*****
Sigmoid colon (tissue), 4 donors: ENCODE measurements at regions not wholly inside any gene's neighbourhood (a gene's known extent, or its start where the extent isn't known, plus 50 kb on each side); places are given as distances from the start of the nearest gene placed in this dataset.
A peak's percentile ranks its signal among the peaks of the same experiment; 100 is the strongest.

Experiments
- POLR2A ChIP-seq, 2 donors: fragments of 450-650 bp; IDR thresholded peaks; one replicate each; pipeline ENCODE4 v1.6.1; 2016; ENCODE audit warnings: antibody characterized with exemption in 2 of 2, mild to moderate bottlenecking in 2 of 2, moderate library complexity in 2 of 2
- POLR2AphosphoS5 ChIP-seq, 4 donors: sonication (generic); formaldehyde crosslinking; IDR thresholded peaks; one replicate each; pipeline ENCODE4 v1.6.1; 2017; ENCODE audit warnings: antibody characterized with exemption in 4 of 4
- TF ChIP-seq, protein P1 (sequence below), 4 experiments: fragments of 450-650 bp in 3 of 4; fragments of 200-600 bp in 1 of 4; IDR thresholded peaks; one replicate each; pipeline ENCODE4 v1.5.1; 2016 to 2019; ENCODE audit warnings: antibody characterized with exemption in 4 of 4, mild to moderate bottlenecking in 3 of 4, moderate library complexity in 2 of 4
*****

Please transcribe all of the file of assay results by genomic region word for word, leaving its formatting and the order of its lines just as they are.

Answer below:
Sigmoid colon (tissue), 4 donors: ENCODE measurements at regions not wholly inside any gene's neighbourhood (a gene's known extent, or its start where the extent isn't known, plus 50 kb on each side); places are given as distances from the start of the nearest gene placed in this dataset.
A peak's percentile ranks its signal among the peaks of the same experiment; 100 is the strongest.

Experiments
- POLR2A ChIP-seq, 2 donors: fragments of 450-650 bp; IDR thresholded peaks; one replicate each; pipeline ENCODE4 v1.6.1; 2016; ENCODE audit warnings: antibody characterized with exemption in 2 of 2, mild to moderate bottlenecking in 2 of 2, moderate library complexity in 2 of 2
- POLR2AphosphoS5 ChIP-seq, 4 donors: sonication (generic); formaldehyde crosslinking; IDR thresholded peaks; one replicate each; pipeline ENCODE4 v1.6.1; 2017; ENCODE audit warnings: antibody characterized with exemption in 4 of 4
- TF ChIP-seq, protein P1 (sequence below), 4 experiments: fragments of 450-650 bp in 3 of 4; fragments of 200-600 bp in 1 of 4; IDR thresholded peaks; one replicate each; pipeline ENCODE4 v1.5.1; 2016 to 2019; ENCODE audit warnings: antibody characterized with exemption in 4 of 4, mild to moderate bottlenecking in 3 of 4, moderate library complexity in 2 of 4